Key Strategies for Increasing Resilience in Tough Times

Key Strategies for Increasing Resilience in Tough Times

Read Time • 8 Min
  • Category Mental Health

Details

Everyone goes through rough patches. Periods of illness, injury, and uncertainty are unfortunate fundamentals of life. While no two people’s struggles may look exactly the same, one key feature can help us move more effectively through tough times, and that’s resilience. The good news is that resilience isn’t a finite resource and isn’t something that some people have and others don’t. We all have the capacity to increase our resilience, with the right tools, but we need to be aware of some of the “tried and true” advice that could be more harmful than helpful. Let’s unpack what resiliency is and explore some strategies for increasing our ability to adapt to difficulty.

Understanding resilience
Resilience has been defined in many ways, but can generally be thought of as the ability to adapt to, cope with, and overcome adverse circumstances. Adaptation can include adjusting how we respond, how we think about an experience, or changing our proximity to a stressor when possible. We demonstrate resilience when we reach out for support after a break up, use job loss as an opportunity to find more satisfying work, or try to help others who have been through a similar painful experience once we’ve recovered. Individual resilience depends on a wide range of factors that all interact, including personality, early environment, and social factors. 

Certain personality traits have been associated with increased resilience, including cognitive flexibility, optimism, hope, and resourcefulness. Folks who are able to adjust their perspective without compromising core values and remain open to new experiences generally exhibit less problematic responses to stressors and bounce back from difficulty more quickly.

We’ve learned about the impact of early environment through research into Adverse Childhood Experiences (ACEs). While it may seem obvious that more adverse experiences in childhood makes folks less resilient, the pervasiveness of negative outcomes was surprising to many. Even experiencing one isolated negative experience such as divorce of parents, witnessing or being a target of violence, or significant personal loss can increase our risk for physical conditions such as diabetes and heart disease.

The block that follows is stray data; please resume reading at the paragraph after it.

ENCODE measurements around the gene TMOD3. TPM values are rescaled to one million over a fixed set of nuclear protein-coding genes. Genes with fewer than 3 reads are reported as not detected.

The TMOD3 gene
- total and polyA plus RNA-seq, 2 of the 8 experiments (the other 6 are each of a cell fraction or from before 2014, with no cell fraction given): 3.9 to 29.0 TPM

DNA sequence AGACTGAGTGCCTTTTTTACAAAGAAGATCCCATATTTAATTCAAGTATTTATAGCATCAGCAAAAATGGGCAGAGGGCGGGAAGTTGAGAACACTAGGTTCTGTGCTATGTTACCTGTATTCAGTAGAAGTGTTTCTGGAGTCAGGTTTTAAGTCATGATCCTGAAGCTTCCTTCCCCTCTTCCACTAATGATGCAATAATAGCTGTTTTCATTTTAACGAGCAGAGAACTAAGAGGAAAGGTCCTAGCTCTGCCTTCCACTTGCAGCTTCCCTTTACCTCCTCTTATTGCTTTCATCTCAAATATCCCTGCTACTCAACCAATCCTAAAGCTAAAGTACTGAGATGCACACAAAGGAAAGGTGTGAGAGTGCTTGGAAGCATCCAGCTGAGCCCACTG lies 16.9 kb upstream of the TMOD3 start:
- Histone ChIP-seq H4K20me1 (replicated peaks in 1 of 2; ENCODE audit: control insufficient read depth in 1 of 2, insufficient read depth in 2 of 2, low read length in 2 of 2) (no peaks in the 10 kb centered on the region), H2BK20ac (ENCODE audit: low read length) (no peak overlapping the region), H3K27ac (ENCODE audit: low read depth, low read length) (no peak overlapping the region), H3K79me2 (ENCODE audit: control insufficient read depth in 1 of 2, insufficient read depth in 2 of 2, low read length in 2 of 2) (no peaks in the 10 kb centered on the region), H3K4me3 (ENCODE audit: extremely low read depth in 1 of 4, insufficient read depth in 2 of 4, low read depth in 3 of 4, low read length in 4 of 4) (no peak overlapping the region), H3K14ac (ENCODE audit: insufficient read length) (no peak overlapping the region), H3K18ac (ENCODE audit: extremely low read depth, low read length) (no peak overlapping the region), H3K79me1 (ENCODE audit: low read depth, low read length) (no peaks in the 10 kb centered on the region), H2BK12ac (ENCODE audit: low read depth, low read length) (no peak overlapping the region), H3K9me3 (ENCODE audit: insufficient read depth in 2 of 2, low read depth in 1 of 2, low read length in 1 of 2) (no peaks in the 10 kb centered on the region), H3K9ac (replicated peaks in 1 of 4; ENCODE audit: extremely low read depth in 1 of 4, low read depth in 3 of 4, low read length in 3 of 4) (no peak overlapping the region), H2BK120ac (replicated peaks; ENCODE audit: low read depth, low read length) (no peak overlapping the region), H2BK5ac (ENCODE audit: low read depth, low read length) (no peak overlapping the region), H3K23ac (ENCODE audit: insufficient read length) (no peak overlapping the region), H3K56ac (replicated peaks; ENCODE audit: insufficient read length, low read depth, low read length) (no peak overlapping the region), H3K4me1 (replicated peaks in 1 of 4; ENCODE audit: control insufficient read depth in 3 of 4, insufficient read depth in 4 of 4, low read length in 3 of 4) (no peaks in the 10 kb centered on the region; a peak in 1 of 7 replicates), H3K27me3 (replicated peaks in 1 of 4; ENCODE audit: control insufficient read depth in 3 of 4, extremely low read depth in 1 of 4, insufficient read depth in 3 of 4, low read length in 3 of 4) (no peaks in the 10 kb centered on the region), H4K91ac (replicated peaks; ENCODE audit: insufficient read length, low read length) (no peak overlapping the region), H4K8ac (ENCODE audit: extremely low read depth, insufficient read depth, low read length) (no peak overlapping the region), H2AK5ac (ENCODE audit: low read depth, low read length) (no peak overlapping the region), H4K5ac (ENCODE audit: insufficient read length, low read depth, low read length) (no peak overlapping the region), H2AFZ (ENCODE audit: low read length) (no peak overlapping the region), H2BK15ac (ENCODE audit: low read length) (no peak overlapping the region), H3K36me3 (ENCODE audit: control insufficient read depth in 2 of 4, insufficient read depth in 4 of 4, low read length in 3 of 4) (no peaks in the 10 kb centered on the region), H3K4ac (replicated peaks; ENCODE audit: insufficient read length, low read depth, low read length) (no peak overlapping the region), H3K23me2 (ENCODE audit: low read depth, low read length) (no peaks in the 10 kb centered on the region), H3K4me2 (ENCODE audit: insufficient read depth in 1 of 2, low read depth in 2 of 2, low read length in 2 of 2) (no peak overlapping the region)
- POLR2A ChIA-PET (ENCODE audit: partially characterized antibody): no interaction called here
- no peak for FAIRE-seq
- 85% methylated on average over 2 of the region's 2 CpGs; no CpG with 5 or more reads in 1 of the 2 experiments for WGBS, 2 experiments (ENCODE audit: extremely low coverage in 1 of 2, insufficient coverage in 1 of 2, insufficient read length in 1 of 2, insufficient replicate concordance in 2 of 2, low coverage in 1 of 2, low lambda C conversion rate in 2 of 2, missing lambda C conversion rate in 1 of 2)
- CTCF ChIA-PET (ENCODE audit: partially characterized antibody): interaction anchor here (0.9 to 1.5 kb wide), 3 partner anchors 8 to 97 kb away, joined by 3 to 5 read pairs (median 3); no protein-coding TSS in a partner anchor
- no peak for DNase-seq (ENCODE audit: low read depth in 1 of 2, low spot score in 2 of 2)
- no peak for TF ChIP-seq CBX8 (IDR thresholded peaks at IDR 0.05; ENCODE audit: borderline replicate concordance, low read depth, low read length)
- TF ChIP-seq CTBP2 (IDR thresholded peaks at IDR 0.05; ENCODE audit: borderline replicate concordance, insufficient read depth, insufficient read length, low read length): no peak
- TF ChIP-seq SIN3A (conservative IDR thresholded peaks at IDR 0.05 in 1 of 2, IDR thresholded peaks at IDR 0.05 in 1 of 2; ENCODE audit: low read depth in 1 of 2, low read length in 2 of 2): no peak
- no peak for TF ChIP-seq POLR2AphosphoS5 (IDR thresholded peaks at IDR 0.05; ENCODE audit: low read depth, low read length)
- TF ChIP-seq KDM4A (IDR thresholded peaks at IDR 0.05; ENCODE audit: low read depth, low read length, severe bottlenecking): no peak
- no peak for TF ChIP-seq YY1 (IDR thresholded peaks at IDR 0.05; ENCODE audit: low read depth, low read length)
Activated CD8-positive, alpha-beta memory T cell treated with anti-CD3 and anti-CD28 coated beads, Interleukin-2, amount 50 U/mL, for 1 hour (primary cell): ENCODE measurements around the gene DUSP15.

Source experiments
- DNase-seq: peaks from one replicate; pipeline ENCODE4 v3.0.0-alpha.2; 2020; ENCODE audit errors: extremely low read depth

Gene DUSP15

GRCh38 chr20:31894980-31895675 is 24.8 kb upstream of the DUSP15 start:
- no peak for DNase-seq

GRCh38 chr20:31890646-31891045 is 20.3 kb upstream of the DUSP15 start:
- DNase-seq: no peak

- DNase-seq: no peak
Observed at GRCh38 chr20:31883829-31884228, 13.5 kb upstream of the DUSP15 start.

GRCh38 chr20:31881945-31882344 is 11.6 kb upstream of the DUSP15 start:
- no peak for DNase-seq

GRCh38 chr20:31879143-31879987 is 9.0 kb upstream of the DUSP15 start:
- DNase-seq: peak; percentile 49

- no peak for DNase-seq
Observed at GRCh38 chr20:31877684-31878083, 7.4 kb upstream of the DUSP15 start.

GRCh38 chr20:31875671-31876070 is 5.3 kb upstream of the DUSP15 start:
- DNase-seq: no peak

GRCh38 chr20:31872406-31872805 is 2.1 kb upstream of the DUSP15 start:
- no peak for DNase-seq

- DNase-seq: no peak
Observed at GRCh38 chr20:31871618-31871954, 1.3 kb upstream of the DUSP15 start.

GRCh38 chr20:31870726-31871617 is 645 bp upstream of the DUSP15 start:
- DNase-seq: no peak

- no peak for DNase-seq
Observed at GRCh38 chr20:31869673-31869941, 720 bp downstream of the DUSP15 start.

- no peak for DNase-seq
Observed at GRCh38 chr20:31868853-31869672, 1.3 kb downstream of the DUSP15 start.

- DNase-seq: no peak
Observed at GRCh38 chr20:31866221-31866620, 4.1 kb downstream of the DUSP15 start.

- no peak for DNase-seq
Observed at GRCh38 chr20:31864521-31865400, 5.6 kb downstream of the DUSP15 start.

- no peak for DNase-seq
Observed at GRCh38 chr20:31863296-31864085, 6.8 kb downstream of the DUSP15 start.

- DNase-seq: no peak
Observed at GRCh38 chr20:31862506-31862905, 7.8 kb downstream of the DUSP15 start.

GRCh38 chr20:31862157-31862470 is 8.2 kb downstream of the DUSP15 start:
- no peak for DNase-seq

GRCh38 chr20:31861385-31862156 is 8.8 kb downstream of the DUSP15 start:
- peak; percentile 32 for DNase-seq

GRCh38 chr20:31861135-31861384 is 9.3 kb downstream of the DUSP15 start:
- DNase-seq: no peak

Ongoing stressors such as poverty, racism, and recurring trauma only increase the risk for negative outcomes, and make it difficult for folks to cultivate resilience. Brain imaging studies have shown that early negative experiences can change the function of key brain areas that help us regulate our emotions, detect threats, and problem solve. Resilience may be more elusive for folks with more intensely negative life experiences as a function of how these brain changes manifest in behavior, combined with how their social environment responds to those behaviors. 

Strategies
With all this talk of brain changes and medical problems, growing resilience may seem like a lost cause. Fortunately, we’ve also learned that the brain is far more changeable (and resilient!) than we knew. We are constantly reshaping our neural networks and can be intentional about increasing resilience even in the face of intense difficulty. This doesn’t mean that everyone will necessarily reach the same place of ease and acceptance, but it does mean that we can expand our toolbox for coping with stress. 

Awareness
One of the most problematic beliefs I hear from my clients about coping with difficulty is that the best approach is to suck it up and keep going. This requires ignoring the discomfort and continuing to do whatever they feel they are supposed to do as if the stressor is not happening. 

To be resilient, we have to be willing to take stock of whatever is going on in our external and internal environments. That means being open to feelings like fear, sadness, and anger. Studies have shown that having difficulty naming emotions and repressing emotion are associated with decreased resilience.